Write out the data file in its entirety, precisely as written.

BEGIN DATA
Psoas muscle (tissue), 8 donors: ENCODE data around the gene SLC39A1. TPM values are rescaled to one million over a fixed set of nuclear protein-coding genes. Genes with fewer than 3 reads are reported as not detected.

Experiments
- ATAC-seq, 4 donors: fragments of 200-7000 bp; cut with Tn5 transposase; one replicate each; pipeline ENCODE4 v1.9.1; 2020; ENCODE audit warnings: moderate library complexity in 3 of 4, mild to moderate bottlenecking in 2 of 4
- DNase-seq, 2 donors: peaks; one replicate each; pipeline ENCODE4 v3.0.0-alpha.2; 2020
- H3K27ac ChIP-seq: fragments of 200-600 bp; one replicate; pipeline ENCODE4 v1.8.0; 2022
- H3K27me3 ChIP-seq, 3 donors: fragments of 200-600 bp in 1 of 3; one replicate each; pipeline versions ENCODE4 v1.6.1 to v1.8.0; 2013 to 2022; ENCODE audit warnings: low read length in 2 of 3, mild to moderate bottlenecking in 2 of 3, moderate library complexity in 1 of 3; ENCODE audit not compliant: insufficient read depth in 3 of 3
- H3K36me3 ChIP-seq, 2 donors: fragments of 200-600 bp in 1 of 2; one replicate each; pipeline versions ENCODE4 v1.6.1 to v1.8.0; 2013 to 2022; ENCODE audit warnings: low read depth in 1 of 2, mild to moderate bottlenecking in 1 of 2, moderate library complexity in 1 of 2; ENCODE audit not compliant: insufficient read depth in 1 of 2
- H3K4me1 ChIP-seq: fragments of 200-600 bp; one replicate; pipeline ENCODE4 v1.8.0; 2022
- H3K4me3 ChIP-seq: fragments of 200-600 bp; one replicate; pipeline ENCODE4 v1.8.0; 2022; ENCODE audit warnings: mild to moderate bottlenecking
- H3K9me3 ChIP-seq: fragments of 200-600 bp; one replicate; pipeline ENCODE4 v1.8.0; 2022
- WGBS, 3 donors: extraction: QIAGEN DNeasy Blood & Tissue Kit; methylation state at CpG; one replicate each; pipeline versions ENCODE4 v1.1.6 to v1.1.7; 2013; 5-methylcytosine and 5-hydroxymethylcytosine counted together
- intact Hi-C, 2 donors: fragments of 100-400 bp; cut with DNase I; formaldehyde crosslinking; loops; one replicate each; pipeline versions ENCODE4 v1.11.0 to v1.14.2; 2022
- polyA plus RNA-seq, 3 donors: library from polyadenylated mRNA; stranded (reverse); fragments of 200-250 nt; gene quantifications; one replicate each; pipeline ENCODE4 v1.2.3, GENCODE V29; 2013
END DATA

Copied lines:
Psoas muscle (tissue), 8 donors: ENCODE data around the gene SLC39A1. TPM values are rescaled to one million over a fixed set of nuclear protein-coding genes. Genes with fewer than 3 reads are reported as not detected.

Experiments
- ATAC-seq, 4 donors: fragments of 200-7000 bp; cut with Tn5 transposase; one replicate each; pipeline ENCODE4 v1.9.1; 2020; ENCODE audit warnings: moderate library complexity in 3 of 4, mild to moderate bottlenecking in 2 of 4
- DNase-seq, 2 donors: peaks; one replicate each; pipeline ENCODE4 v3.0.0-alpha.2; 2020
- H3K27ac ChIP-seq: fragments of 200-600 bp; one replicate; pipeline ENCODE4 v1.8.0; 2022
- H3K27me3 ChIP-seq, 3 donors: fragments of 200-600 bp in 1 of 3; one replicate each; pipeline versions ENCODE4 v1.6.1 to v1.8.0; 2013 to 2022; ENCODE audit warnings: low read length in 2 of 3, mild to moderate bottlenecking in 2 of 3, moderate library complexity in 1 of 3; ENCODE audit not compliant: insufficient read depth in 3 of 3
- H3K36me3 ChIP-seq, 2 donors: fragments of 200-600 bp in 1 of 2; one replicate each; pipeline versions ENCODE4 v1.6.1 to v1.8.0; 2013 to 2022; ENCODE audit warnings: low read depth in 1 of 2, mild to moderate bottlenecking in 1 of 2, moderate library complexity in 1 of 2; ENCODE audit not compliant: insufficient read depth in 1 of 2
- H3K4me1 ChIP-seq: fragments of 200-600 bp; one replicate; pipeline ENCODE4 v1.8.0; 2022
- H3K4me3 ChIP-seq: fragments of 200-600 bp; one replicate; pipeline ENCODE4 v1.8.0; 2022; ENCODE audit warnings: mild to moderate bottlenecking
- H3K9me3 ChIP-seq: fragments of 200-600 bp; one replicate; pipeline ENCODE4 v1.8.0; 2022
- WGBS, 3 donors: extraction: QIAGEN DNeasy Blood & Tissue Kit; methylation state at CpG; one replicate each; pipeline versions ENCODE4 v1.1.6 to v1.1.7; 2013; 5-methylcytosine and 5-hydroxymethylcytosine counted together
- intact Hi-C, 2 donors: fragments of 100-400 bp; cut with DNase I; formaldehyde crosslinking; loops; one replicate each; pipeline versions ENCODE4 v1.11.0 to v1.14.2; 2022
- polyA plus RNA-seq, 3 donors: library from polyadenylated mRNA; stranded (reverse); fragments of 200-250 nt; gene quantifications; one replicate each; pipeline ENCODE4 v1.2.3, GENCODE V29; 2013